Humidity: Used to predominantly dry climates in its native habitat, the Echeveria prefers average levels of humidity.

Temperatures: Average temperatures of around 18 to 27 degrees C (65 to 80 degrees F) are perfect in spring and summer, while autumn and winter temperatures should preferably be a little lower, raging between 13 and 24 degrees C (55 to 75 degrees F).

echeveria-woWater: Echeveria should be watered regularly during spring, summer and autumn, although it is best to allow the soil to dry a little between waterings. In winter, watering should be reduced. It is important to water the soil, rather than the rosettes of Echeveria, as they easily rot - and splashes of water may also leave marks on the purinose (the leaves' powdery waxy coating). 

Fertiliser: Many Echeveria do not really require fertilising at all, but a little of a liquid balanced fertiliser (which should be diluted to half its original strength) once a fortnight during spring, summer and autumn will not go amiss. Spreading worm castings over the top of the soil is a good alternative that will slowly release adequate supplies of nutrients for these house plants.

Propagation: The offsets produced by Echeveria specimens can be cut off and planted in their own container. Leaf cuttings (or leaves that have dropped off - they are attached rather loosely and may drop if the plant is moved or handled a little too rough) are also great for propagation. After allowing them to dry for around 24 hours, they can be pushed straight into a suitable potting mix. The pot should not be covered, as the resulting build-up of excess moisture will cause the new plant to rot.

Description and Care Tips 

echeveriaA member of the Crassulaceae family, the genus Echeveria includes around 180 different species, and incredible numbers of hybrids. Echeveria species green is just one lovely example of these wonderful plants. 

Its fleshy green to blue-green leaves display a hint of red when the plant is exposed to sunlight. They grow on short stems, forming rosettes of approximately 5 to 15 cm (2 to 6 in) in diameter. In late spring/ early summer, beautiful sprays of bell-shaped, colourful flowers will emerge on tall, often arching pink stems. Once faded, these flowers need to be pinched off. 

Occasionally, an Echeveria will grow a little leggy. Beheading the plant by cutting off the top end and, after allowing it to dry for a day, planting the head into a new pot. The old stem will also gradually produce new rosettes, which can then be removed and planted on their own.

echeveria-stExceptionally easy to grow, Echeveria of all types will provide pleasure and interest for many years. Most growers will agree that growing these amazing plants is without the shadow of a doubt addictive. Find out about other species, hybrids and lots of other useful information, including potential pests and how to deal with them, here: Warning: Growing Echeveria is Highly Addictive.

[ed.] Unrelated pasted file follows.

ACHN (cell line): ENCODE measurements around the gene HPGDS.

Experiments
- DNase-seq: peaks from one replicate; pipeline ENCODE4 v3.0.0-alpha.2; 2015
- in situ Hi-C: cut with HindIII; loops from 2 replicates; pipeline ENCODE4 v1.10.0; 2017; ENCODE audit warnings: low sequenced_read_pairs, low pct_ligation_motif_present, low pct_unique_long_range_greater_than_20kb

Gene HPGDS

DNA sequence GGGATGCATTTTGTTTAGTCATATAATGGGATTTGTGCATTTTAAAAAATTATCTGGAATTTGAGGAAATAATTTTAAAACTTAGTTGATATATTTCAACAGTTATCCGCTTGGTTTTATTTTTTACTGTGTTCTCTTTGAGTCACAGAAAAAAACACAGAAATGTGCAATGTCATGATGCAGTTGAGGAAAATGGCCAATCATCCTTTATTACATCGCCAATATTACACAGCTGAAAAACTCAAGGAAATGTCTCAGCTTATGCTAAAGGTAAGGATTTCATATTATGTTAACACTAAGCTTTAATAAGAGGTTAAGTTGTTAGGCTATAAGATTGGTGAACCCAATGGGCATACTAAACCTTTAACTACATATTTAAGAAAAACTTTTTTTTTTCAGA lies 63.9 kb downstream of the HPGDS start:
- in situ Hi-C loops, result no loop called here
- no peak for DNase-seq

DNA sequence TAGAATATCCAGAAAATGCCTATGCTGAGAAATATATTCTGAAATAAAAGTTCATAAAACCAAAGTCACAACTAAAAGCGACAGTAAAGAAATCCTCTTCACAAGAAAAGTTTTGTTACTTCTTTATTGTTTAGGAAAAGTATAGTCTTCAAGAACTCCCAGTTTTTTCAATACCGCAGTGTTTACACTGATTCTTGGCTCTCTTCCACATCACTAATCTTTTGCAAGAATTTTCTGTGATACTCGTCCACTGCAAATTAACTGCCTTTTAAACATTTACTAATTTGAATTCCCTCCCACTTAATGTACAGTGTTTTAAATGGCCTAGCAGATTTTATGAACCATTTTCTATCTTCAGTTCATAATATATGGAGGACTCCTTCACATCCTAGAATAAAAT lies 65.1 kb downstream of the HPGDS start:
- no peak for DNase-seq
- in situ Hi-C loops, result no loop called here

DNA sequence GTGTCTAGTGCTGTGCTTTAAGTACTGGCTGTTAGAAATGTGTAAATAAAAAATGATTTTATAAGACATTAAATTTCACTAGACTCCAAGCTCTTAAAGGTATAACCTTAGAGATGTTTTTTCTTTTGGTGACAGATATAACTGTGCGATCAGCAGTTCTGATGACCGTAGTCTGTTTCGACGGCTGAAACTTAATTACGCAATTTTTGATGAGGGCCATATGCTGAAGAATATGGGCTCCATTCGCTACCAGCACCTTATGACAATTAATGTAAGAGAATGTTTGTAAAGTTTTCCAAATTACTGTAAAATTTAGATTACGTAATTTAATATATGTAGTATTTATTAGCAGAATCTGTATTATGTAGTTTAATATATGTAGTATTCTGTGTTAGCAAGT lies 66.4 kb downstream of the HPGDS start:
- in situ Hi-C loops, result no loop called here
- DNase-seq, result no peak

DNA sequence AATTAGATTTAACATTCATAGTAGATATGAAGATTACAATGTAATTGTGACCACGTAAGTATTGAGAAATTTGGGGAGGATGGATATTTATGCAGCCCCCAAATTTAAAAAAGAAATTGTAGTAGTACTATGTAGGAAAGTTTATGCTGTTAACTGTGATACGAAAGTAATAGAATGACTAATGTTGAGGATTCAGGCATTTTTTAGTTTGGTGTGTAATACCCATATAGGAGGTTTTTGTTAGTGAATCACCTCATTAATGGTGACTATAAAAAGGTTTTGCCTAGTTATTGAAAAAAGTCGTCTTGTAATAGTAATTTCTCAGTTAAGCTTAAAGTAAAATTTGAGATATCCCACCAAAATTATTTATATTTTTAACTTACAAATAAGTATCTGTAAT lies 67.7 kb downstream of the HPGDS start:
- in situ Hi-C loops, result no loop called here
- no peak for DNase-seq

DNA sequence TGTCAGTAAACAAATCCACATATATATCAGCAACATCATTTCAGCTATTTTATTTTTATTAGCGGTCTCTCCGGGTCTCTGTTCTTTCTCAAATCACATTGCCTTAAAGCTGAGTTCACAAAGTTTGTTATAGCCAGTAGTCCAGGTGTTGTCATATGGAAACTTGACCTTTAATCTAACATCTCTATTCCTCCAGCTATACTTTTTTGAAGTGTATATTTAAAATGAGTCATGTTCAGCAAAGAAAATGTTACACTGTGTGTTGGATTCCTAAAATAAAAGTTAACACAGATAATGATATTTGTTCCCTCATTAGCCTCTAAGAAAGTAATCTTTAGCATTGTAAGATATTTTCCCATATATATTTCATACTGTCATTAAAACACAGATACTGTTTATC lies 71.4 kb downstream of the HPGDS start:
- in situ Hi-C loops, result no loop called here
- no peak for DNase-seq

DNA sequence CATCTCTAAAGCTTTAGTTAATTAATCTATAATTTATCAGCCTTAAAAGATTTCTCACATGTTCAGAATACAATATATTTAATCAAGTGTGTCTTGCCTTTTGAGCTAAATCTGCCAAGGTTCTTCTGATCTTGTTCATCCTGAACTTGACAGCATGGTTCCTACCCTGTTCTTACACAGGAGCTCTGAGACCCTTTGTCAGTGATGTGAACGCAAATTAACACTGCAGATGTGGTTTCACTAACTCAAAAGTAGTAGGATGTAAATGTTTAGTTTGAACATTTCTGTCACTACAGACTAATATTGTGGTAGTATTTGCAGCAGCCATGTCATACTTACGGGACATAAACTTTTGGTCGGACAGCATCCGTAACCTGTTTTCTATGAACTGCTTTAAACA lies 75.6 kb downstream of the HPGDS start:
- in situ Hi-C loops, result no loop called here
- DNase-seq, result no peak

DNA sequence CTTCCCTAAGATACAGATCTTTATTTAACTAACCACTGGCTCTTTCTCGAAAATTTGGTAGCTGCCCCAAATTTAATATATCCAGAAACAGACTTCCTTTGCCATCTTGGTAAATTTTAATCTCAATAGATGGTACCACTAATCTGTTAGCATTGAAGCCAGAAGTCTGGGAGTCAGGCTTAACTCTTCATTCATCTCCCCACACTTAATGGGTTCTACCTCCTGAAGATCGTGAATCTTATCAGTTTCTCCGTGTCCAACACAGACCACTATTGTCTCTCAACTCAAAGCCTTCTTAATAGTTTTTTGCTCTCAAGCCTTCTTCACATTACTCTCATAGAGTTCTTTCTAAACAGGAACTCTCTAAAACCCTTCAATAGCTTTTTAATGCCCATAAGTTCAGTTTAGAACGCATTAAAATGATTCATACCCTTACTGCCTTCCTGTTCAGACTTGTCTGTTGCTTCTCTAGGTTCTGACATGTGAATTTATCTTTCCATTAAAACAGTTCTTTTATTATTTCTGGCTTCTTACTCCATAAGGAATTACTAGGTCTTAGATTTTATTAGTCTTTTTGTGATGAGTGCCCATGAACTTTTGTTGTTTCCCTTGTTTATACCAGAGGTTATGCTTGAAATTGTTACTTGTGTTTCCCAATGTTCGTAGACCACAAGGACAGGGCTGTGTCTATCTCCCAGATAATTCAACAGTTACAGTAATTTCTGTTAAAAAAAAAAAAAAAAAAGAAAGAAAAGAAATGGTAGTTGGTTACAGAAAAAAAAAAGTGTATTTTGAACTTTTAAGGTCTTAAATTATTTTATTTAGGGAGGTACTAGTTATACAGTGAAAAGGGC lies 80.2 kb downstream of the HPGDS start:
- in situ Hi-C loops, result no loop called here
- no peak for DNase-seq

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November 14 2012 4 14 /11 /November /2012 16:45

european-fan-palmPlant Summary

Botanical Name: Chamaerops humilis

Type: Foliage

Origin: The European Fan Palm originates from the mountainous regions of Mediterranean countries including France, Italy, Malta, Portugal and Spain.

Height: Chamaerops humilis can reach heights of up to 1.2 m (4 ft).

Soil: For best results, two parts of peat moss potting mix should be combined with one part of sharp sand. Repotting is typically only necessary every three years or so.

Light: This house plant requires a minimum of four hours' worth of direct sunlight per day.

Humidity: European Fan Palms are quite content with the average levels of humidity present in most homes.

Temperatures: While enjoying temperatures ranging from 21 to 27 degrees C (70 to 80 degrees F) during the day, Chamaerops humilis prefers to be much cooler - at temperatures between 10 and 16 degrees C (50 to 60 degrees F) - during the night.

european-fan-palm-gtWater: From early spring until the end of summer, the soil for this plant needs to be kept constantly moist. Throughout autumn and winter, however, the top layer (around 5 cm, or 2 in) should be allowed to dry out before watering again.

Fertiliser: Monthly feeds using a diluted (1:1) liquid 10-10-10 fertiliser should be administered during the months of spring and summer. Chamaerops humilis should not be fed in autumn and winter.

Propagation: Seeds sown in spring - barely covered with soil and kept both warm (at 24 to 27 degrees C, or 75 to 80 degrees F) and moist - will take a few weeks to germinate, so patience is required. The European Fan Palm, unlike many other palms, also readily produces suckers, which can be cut off and planted in their own pots.

Description and Care Tips 

european-fan-palm-woGiven plenty of sunlight, warm days, cool nights and continually moistened soil, the shrubby European Fan Palm is fairly easy to grow, and will reach heights of 1.2 m (4 ft) when kept indoors.